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Cover Stories Series 2013> G2 Arrangement Unlikely> Archive
UPDATED: September 2, 2013 NO. 36, SEPTEMBER 5, 2013
A New Growth Engine
Shanghai gets the go-ahead to set up a pilot free trade zone, but challenges remain
By Zhou Xiaoyan

SHIP IT FROM SHANGHAI: Containers are densely laid out at the Yangshan Free Trade Port Area in Shanghai (CHEN FEI)

The Central Government has given Shanghai the green light to set up the mainland's first free trade zone, moving it closer to becoming a global financial, trade and shipping hub to rival other Asian cities such as Hong Kong. The pilot free trade zone will serve as a new growth engine amid an economic slowdown and sluggish foreign trade. The most valued function of the zone is serving as a testing ground for China to roll out major financial reforms as experience gained from the pilot zone will be copied to other regions of the country. Questions remain as to whether Shanghai might challenge Hong Kong's status as an offshore yuan trading center after the establishment of the zone. Experts also warn of possible risks the pilot zone may face in the future.

The State Council has approved the establishment of a pilot free trade zone in east China's Shanghai, according to a Ministry of Commerce (MOFCOM) statement on August 22. The project, covering an area of 28.78 square km, will be built on the basis of Shanghai's existing bonded zones—Waigaoqiao Free Trade Zone, Waigaoqiao Free Trade Logistics Park, Yangshan Free Trade Port Area and Pudong Airport Comprehensive Free Trade Zone—and will take more than 10 years to complete.

A free trade zone is a place where goods can be imported, manufactured and exported without the intervention of customs authorities. Upon completion, the Shanghai Free Trade Zone will provide, officials say, world-class transport and communications facilities and a tax-free environment for domestic and foreign enterprises as a major hub of their supply chains in Asia.

A general plan governing the operation of the free trade zone has yet to be released. Lawmakers need to approve amendments to existing laws to legalize certain experiments in the zone, read the MOFCOM statement.

The pilot zone is a crucial move in adapting to global economic and trade development and imposing a more proactive opening-up strategy, said the statement, adding it will help explore a new path for China's opening up and promote the country's economic restructuring as it seeks new modes of growth. The zone will help foster China's global competitiveness and serve as a new platform for its cooperation with other countries, and help build an upgraded economy.


"China's decision to set up a free trade zone in Shanghai comes at a time when the country is facing great challenges from home and abroad," said Chen Bo, an economic and trade expert with the Shanghai University of Finance and Economics.

China's foreign trade only increased 6.2 percent in 2012, the slowest since 2008, hinting what could be a long-term slow growth period. The country needs a new engine to invigorate a slowing economy amid domestic and foreign challenges, he said.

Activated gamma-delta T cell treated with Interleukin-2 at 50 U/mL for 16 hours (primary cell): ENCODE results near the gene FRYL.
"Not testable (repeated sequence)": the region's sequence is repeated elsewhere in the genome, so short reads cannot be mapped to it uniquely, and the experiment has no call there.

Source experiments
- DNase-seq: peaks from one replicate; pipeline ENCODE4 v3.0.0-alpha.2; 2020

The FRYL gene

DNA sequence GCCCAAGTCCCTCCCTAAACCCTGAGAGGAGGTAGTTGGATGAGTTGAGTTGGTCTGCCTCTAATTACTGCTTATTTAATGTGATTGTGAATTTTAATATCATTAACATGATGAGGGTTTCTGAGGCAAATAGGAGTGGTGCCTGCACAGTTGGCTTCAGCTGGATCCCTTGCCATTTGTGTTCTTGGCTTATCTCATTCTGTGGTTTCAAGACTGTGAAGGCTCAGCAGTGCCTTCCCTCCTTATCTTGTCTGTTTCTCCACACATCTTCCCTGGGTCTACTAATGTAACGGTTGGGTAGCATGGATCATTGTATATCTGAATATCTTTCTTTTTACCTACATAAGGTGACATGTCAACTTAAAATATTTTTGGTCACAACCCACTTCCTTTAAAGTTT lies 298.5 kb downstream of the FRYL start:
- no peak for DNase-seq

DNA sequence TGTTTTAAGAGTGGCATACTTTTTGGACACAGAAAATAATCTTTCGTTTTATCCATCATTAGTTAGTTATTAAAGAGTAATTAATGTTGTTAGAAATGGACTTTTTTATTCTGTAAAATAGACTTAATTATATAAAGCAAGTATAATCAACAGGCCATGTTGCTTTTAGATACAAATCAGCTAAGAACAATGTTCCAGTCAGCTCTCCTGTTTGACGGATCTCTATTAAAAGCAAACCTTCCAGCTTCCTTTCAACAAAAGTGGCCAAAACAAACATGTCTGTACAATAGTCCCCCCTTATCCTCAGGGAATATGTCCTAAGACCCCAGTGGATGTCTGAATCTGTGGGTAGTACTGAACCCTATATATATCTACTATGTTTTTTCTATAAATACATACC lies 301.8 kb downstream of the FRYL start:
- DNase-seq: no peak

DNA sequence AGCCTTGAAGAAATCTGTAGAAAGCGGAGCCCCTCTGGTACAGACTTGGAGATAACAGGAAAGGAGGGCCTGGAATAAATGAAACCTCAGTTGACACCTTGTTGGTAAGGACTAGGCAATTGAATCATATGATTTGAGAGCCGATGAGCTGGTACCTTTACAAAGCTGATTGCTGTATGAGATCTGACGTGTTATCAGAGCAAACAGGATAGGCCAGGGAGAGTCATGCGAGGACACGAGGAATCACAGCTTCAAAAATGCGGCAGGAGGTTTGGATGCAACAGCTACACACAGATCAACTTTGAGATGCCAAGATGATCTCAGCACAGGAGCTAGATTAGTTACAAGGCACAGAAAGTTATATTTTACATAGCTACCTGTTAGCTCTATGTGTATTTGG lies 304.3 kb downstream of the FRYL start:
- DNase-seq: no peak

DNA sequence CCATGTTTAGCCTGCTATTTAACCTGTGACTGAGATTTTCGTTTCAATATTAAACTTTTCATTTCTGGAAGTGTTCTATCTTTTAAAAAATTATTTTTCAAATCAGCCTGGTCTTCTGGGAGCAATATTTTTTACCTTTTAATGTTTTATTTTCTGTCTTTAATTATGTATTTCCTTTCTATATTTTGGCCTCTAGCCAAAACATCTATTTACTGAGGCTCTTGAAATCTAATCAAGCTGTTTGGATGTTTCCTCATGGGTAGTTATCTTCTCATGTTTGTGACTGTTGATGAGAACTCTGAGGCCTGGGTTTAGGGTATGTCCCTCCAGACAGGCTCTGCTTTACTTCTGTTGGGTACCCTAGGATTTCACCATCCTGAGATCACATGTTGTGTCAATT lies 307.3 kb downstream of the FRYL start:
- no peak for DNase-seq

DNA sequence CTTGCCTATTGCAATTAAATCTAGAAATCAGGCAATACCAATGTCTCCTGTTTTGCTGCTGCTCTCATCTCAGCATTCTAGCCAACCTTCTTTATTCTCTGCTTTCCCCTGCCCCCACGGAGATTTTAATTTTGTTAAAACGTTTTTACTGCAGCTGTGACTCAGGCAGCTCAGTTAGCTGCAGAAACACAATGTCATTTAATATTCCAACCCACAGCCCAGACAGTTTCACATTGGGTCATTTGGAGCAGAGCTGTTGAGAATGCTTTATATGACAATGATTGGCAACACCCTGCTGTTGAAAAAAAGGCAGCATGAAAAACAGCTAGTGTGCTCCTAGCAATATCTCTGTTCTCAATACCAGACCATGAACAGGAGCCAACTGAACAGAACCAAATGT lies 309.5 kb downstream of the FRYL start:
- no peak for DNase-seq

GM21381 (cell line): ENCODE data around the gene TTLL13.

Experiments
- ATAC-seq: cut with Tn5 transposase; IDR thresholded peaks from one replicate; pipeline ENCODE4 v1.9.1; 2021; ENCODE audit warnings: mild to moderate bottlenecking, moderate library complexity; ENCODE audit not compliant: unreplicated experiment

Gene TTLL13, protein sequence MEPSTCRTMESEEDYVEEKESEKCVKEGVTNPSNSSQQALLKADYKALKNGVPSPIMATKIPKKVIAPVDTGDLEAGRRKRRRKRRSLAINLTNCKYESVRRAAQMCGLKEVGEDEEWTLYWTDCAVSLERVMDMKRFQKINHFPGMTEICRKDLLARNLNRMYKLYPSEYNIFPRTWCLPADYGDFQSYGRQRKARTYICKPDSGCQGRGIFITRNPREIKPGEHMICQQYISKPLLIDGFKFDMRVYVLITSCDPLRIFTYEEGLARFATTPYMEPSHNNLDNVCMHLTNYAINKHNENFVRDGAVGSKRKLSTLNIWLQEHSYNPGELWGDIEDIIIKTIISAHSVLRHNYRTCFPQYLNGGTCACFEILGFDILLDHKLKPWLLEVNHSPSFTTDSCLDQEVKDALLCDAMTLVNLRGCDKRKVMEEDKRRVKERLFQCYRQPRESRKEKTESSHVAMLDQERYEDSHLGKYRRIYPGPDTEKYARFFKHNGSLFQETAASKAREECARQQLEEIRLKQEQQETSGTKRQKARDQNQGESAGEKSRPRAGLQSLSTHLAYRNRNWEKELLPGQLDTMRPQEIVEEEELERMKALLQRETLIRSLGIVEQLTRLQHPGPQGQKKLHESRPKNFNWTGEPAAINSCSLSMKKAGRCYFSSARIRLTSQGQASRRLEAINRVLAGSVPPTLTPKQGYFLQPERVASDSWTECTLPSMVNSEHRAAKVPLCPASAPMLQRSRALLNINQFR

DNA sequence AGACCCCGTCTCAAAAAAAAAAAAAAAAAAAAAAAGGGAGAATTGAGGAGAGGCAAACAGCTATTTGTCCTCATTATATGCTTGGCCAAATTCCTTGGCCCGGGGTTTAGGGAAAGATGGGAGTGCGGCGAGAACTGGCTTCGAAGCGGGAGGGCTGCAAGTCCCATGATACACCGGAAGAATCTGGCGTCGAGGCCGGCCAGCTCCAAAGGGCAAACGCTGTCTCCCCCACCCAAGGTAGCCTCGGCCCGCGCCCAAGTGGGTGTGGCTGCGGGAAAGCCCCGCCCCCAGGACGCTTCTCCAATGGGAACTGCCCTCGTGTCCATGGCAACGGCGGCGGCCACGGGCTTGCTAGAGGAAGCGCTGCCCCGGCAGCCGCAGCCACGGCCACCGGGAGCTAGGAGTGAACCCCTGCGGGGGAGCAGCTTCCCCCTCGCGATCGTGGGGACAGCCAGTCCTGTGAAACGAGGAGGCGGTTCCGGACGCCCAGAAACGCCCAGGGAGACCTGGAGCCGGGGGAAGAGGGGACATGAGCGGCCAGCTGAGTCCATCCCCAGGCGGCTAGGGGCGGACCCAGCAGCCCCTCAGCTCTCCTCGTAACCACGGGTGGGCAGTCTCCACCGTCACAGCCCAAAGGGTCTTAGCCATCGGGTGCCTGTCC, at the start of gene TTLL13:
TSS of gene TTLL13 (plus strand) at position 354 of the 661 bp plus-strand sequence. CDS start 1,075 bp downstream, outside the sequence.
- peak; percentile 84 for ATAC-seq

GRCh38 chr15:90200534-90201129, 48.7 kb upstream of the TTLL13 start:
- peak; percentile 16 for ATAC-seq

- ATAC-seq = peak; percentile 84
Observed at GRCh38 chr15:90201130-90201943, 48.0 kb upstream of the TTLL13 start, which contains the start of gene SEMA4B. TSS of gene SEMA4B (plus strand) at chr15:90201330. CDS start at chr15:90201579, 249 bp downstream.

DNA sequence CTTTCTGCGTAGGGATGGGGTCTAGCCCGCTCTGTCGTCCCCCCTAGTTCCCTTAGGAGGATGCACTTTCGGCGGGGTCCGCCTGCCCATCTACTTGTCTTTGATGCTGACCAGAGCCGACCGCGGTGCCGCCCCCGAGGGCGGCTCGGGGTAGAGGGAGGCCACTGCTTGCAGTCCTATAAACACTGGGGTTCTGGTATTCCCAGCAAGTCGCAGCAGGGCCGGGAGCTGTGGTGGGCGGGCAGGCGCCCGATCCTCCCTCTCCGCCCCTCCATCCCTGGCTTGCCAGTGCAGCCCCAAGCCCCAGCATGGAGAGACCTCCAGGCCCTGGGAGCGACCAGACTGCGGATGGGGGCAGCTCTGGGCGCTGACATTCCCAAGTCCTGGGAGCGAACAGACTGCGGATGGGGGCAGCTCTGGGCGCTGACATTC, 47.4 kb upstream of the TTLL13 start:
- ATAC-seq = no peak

Ye Tan, a renowned financial commentator, agreed. "The policy dividend of WTO entry has been somewhat used up. China needs a new system to release more dividends and a free trade zone makes the most sense, because it would not only facilitate exports, but also attract foreign investment," she said.

Experts say the pilot free trade zone is of particular significance to China's industrial restructuring, which calls for the modernization of its supply chain management with an emphasis on logistics.

Under the background of globalization, the Shanghai free trade zone will not only lift foreign trade, but also intensify the inflow of production factors to support China's future development in the next 30 years, say analysts.

Shen Guilong, a professor of economics at the Shanghai Academy of Social Sciences, said the zone is a breakthrough for Shanghai's rapid economic development. Shen says the zone will attract more global companies, especially from the service sector, to launch their Asia-Pacific offices or China headquarters in the city. The zone is expected to offer more complete, convenient and transparent foreign trade services, including customs clearance and supervision policies, he adds.

Liu Shengjun, Deputy Director of CEIBS Lujiazui International Finance Research Center, hailed the free trade zone as an historic breakthrough since China's WTO entry in 2001. "China completed the first phase of globalization by joining the WTO and will launch the second phase by setting up the Shanghai free trade zone, which is designed to reduce trade barriers and expand opening up."

The Central Government has targeted Shanghai as a global financial, trade, shipping and logistics center, so it's no surprise the free trade zone will be situated there. Shanghai, a city of over 20 million people, is already the world's largest container port city and a major transportation hub in China and the region.

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